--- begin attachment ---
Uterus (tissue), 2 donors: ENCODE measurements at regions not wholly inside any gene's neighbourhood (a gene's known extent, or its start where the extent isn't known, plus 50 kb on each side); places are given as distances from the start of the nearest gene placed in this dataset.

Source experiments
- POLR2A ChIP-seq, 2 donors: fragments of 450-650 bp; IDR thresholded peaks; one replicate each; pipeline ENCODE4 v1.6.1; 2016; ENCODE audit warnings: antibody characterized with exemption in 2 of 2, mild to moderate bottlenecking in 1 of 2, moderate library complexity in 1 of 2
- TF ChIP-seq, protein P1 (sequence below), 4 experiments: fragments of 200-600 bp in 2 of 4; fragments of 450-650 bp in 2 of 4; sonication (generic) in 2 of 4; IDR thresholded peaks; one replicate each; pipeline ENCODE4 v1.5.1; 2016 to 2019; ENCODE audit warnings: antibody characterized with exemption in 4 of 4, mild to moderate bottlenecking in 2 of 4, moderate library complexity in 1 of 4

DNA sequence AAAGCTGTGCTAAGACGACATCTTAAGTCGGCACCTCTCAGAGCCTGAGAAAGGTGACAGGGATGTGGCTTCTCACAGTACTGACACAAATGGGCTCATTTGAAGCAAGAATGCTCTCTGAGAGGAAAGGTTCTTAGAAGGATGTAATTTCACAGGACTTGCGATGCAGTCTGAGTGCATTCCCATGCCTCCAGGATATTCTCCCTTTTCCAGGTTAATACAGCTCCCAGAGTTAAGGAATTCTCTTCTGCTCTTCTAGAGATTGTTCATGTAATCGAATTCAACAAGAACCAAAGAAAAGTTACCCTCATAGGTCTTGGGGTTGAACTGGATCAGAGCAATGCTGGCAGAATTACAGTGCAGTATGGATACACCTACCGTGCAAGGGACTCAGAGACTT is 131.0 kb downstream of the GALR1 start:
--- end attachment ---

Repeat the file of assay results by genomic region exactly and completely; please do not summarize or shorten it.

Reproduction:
Uterus (tissue), 2 donors: ENCODE measurements at regions not wholly inside any gene's neighbourhood (a gene's known extent, or its start where the extent isn't known, plus 50 kb on each side); places are given as distances from the start of the nearest gene placed in this dataset.

Source experiments
- POLR2A ChIP-seq, 2 donors: fragments of 450-650 bp; IDR thresholded peaks; one replicate each; pipeline ENCODE4 v1.6.1; 2016; ENCODE audit warnings: antibody characterized with exemption in 2 of 2, mild to moderate bottlenecking in 1 of 2, moderate library complexity in 1 of 2
- TF ChIP-seq, protein P1 (sequence below), 4 experiments: fragments of 200-600 bp in 2 of 4; fragments of 450-650 bp in 2 of 4; sonication (generic) in 2 of 4; IDR thresholded peaks; one replicate each; pipeline ENCODE4 v1.5.1; 2016 to 2019; ENCODE audit warnings: antibody characterized with exemption in 4 of 4, mild to moderate bottlenecking in 2 of 4, moderate library complexity in 1 of 4

DNA sequence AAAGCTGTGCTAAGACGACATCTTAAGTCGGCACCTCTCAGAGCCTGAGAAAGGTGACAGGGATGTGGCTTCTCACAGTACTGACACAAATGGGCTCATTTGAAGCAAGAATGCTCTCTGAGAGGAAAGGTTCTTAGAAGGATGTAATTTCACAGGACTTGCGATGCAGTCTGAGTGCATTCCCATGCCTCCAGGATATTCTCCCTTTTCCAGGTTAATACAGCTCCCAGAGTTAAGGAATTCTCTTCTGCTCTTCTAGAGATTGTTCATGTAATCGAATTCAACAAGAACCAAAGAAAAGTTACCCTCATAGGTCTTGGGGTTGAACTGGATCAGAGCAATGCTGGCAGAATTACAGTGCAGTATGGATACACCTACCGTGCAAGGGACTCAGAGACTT is 131.0 kb downstream of the GALR1 start: